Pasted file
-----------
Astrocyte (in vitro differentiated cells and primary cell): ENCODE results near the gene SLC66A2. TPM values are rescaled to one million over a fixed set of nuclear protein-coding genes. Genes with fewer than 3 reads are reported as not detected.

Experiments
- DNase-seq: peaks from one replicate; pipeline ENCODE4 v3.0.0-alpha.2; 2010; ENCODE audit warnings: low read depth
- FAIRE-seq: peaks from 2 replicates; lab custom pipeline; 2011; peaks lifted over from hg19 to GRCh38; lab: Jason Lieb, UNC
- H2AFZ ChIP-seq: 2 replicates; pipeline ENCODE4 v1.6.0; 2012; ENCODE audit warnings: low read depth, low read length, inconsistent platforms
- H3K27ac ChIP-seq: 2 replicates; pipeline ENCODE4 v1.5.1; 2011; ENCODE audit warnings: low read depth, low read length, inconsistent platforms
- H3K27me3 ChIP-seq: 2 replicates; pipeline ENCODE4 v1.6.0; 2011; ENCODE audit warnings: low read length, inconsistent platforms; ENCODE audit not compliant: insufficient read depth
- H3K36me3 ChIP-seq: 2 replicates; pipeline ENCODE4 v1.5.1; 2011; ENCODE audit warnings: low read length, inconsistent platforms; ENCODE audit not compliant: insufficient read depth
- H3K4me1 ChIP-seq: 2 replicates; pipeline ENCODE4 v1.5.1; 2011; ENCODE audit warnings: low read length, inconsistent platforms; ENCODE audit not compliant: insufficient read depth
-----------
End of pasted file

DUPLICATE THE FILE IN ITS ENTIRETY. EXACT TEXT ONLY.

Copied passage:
Astrocyte (in vitro differentiated cells and primary cell): ENCODE results near the gene SLC66A2. TPM values are rescaled to one million over a fixed set of nuclear protein-coding genes. Genes with fewer than 3 reads are reported as not detected.

Experiments
- DNase-seq: peaks from one replicate; pipeline ENCODE4 v3.0.0-alpha.2; 2010; ENCODE audit warnings: low read depth
- FAIRE-seq: peaks from 2 replicates; lab custom pipeline; 2011; peaks lifted over from hg19 to GRCh38; lab: Jason Lieb, UNC
- H2AFZ ChIP-seq: 2 replicates; pipeline ENCODE4 v1.6.0; 2012; ENCODE audit warnings: low read depth, low read length, inconsistent platforms
- H3K27ac ChIP-seq: 2 replicates; pipeline ENCODE4 v1.5.1; 2011; ENCODE audit warnings: low read depth, low read length, inconsistent platforms
- H3K27me3 ChIP-seq: 2 replicates; pipeline ENCODE4 v1.6.0; 2011; ENCODE audit warnings: low read length, inconsistent platforms; ENCODE audit not compliant: insufficient read depth
- H3K36me3 ChIP-seq: 2 replicates; pipeline ENCODE4 v1.5.1; 2011; ENCODE audit warnings: low read length, inconsistent platforms; ENCODE audit not compliant: insufficient read depth
- H3K4me1 ChIP-seq: 2 replicates; pipeline ENCODE4 v1.5.1; 2011; ENCODE audit warnings: low read length, inconsistent platforms; ENCODE audit not compliant: insufficient read depth